A couple months ago, when I found out Hulu Plus was going into a closed beta test of sorts, I signed up. Hulu had always been somewhat of a foreign land to me, even though it supplied a service similar to Netflix streaming, which I use frequently. I rarely, if ever, sit in front of my computer to watch TV. But, as the summer wore on my thoughts turned to getting rid of cable TV altogether to save a boat load of cash each month. Most of my favorite shows were available on Hulu in some form or another so I wanted to check it out.
Late last week I finally got an invite. The main way I’d use it, of course, is on the PS3, which annoyingly requires a PSN+ subscription, but only during this trial period. Once Hulu Plus leaves beta, it will be available to everyone without PSN+. So, I signed up for a three-month PSN+ subscription just to try this out. An investment, sure, but even having both Netflix and Hulu Plus, as well as Xbox Live Gold and PSN+ was still infinitely cheaper than our cable bill every month, believe it or not.
So, enough about that – how does Hulu Plus stack up to Netflix? What are the pros and cons of the service? Is it worth it?
Well, the first thing that hits you is that the interface is pretty slick. In fact, it is better than both the PS3 and Xbox 360 Netflix streaming interfaces combined, if you can even picture that. You have access to all the features of Hulu Plus, including season passes, your episode queue, favorites, search functionality, newly added episodes and, of course, standard random browsing through their backlog of shows.
Just from a few minutes of browsing through Hulu you’ll notice that they have many, many more shows available than Netflix streaming – including most of the same ones that service has. Netflix has them trumped on movies, but if it is weekly TV shows you’re interested in, Hulu is the way to go. Their shows are updated within a week after they air and typically they maintain a backlog of five or six episodes. Some shows, such as The Office, Glee, Bones and others they have the rights to carry every season worth of content.
While on the PC, I looked up every show that I could think of that I’m interested in, from more niche fare like SyFy’s Warehouse 13 and Eureka to mainstream shows like Chuck, Fringe and Bones to “reality” TV like So You Think You Can Dance and Dancing with the Stars. They were all available on Hulu. Sort of.
See, the problem here is that there are different licenses Hulu has to obtain to play the show on different devices. Their entire library is available for viewing on the PC or Mac, but that is easily cut in half for PS3, iPhone or iPad usage. I couldn’t access two of the shows I’m watching religiously during the summer on the PS3 – Warehouse 13 and Eureka. Yet, they were available when I’d pull them up on my laptop. This disappoints me greatly.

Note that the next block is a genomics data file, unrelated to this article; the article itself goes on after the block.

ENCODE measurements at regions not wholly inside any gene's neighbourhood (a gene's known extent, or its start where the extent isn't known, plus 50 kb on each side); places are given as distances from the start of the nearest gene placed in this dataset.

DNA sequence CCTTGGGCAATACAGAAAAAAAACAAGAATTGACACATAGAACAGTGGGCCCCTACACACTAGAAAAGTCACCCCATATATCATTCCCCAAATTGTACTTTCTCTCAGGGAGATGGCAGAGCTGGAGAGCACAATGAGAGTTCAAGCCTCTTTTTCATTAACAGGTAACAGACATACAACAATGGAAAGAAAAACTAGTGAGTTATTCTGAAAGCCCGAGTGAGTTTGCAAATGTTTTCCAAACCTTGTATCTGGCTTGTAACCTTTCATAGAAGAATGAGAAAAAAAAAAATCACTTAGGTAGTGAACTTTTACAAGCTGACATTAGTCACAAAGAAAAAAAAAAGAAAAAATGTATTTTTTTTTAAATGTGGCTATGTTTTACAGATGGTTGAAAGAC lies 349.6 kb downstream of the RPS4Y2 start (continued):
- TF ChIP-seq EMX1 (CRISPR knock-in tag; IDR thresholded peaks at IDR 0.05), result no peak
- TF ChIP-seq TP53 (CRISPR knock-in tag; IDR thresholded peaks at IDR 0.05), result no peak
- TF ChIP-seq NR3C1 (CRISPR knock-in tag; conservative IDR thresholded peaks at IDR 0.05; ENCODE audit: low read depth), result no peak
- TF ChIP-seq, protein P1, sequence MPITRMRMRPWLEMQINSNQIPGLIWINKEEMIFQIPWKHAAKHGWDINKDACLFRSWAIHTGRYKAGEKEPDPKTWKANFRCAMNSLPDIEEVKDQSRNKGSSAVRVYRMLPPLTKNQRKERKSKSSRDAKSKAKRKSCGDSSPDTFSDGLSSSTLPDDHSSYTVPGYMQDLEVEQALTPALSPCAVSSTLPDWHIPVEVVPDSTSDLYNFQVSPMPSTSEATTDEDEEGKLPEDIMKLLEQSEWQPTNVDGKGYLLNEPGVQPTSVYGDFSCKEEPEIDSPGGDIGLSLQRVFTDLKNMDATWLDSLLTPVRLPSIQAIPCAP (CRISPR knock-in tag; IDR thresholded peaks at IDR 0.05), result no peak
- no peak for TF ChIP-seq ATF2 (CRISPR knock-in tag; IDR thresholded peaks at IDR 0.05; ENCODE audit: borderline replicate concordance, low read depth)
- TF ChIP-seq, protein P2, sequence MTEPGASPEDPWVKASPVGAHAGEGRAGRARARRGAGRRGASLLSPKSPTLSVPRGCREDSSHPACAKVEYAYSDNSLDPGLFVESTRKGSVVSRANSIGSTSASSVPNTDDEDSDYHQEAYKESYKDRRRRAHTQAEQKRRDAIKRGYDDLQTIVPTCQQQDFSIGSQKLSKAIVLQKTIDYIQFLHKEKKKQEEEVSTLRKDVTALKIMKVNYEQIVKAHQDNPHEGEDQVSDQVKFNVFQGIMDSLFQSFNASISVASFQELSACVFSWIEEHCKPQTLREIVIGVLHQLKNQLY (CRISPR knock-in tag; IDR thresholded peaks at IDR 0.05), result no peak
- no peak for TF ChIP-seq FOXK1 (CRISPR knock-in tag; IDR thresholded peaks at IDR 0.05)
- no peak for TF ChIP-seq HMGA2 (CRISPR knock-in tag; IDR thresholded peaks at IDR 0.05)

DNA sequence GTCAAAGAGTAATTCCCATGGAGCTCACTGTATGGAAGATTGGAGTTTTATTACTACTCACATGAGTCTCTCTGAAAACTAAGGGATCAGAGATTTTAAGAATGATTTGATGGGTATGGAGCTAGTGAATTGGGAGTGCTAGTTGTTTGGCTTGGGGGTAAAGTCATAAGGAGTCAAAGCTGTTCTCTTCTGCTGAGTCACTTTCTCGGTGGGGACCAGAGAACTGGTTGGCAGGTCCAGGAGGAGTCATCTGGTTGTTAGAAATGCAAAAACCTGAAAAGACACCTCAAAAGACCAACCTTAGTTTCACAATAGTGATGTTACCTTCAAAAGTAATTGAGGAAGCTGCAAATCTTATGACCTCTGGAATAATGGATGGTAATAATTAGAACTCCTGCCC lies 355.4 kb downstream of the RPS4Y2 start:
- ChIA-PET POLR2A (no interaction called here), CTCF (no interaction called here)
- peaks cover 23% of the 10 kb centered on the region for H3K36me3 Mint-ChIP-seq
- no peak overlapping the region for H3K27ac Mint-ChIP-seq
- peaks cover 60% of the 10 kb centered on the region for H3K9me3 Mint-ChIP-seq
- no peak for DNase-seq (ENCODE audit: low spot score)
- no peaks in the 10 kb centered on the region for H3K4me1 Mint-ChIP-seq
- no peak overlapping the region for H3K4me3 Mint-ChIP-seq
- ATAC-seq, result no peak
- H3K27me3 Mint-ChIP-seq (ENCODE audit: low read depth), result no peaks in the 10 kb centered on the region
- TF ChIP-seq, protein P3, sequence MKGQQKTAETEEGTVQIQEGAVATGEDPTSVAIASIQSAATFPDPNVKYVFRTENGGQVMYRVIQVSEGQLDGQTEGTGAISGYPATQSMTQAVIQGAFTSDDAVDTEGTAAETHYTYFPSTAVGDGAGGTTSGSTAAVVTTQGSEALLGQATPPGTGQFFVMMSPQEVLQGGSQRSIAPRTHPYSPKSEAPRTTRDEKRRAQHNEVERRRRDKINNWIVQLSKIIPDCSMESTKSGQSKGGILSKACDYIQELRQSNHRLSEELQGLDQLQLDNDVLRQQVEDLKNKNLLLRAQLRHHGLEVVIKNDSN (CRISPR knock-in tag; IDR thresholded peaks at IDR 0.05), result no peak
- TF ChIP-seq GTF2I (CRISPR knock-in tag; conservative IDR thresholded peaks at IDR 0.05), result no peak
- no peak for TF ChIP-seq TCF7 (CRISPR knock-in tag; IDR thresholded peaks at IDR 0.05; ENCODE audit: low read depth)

During my “test” of Hulu Plus this last week, I watched one episode of Bones, several episodes of The Office, one episode of Bleach and one episode of Glee. I also tried an episode of The Office and two episodes of Beach out on my iPhone, running on both a wireless network and over 3G. For the most part, watching shows via the PS3 was pretty trouble-free. During one episode of The Office the entire stream froze. I had to back out completely and go back into the episode to pick up where I left off. After that, there were no issues. The quality of the picture was also pretty nice, I dare say better than Netflix in HD. The shows also look stunning on my iPhone over both the wireless network and 3G (which surprised me, but it does look great!). Just don’t stream too much over 3G if you’re not on an unlimited data plan!
I was actually surprised to see some commercials on certain shows, as I figured the subscription fee would make things commercial-free. Apparently not. Although, when I watched season five episodes of The Office, there were no commercials – that is the 2008-2009 season, so perhaps they only add commercials onto current season shows? I’m not sure, however the commercials do come during regular commercial breaks, and are only 60-second slots, at most. No three-minute (or more?) commercial breaks here.
With Hulu Plus, you basically get more access to their backlog of episodes, while the last five to six episodes of each show remain free. However, you need the Hulu Plus service to watch shows on devices other than your PC or Mac. After the trial period, the service will be available without a PSN+ subscription, and will still run you $9.99/month. So, if you’re using both Netflix and Hulu Plus on your PS3, that is a low $20 for a ton of great content. Keep in mind also that this service is planned to come to the Xbox 360 early next year sometime, however bet on having to have an XBL Gold account to make use of it, just like Netflix.
Will this be the perfect solution to high monthly cable bills? Most likely, although I sure wish Hulu’s entire library was available to stream to my PS3, otherwise my wife and I will have to huddle around a laptop screen to watch, and that isn’t any fun.